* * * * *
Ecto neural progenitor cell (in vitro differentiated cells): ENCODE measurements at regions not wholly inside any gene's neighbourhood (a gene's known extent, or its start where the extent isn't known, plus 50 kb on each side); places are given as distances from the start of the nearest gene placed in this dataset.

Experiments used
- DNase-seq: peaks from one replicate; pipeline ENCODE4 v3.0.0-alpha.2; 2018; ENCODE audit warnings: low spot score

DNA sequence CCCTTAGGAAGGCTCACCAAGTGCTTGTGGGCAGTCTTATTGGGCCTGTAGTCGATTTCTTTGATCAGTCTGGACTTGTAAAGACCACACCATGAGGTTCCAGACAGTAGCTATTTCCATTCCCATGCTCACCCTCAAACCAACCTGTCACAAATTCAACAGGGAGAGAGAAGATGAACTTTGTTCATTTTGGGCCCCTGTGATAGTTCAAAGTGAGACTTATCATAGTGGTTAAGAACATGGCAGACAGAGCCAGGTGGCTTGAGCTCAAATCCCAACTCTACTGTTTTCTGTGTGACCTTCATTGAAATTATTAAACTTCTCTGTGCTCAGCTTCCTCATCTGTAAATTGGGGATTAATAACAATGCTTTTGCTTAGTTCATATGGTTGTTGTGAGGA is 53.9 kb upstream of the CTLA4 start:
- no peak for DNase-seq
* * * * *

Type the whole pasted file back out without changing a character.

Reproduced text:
Ecto neural progenitor cell (in vitro differentiated cells): ENCODE measurements at regions not wholly inside any gene's neighbourhood (a gene's known extent, or its start where the extent isn't known, plus 50 kb on each side); places are given as distances from the start of the nearest gene placed in this dataset.

Experiments used
- DNase-seq: peaks from one replicate; pipeline ENCODE4 v3.0.0-alpha.2; 2018; ENCODE audit warnings: low spot score

DNA sequence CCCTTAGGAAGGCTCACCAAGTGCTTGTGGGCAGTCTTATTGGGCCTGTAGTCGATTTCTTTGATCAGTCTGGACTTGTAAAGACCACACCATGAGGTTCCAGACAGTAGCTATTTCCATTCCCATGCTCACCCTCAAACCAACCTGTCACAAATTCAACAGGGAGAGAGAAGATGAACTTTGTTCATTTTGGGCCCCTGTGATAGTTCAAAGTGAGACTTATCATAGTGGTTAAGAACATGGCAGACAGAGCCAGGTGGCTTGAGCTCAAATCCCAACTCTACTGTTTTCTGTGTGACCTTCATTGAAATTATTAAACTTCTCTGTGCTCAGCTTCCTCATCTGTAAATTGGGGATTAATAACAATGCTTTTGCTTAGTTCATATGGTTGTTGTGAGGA is 53.9 kb upstream of the CTLA4 start:
- no peak for DNase-seq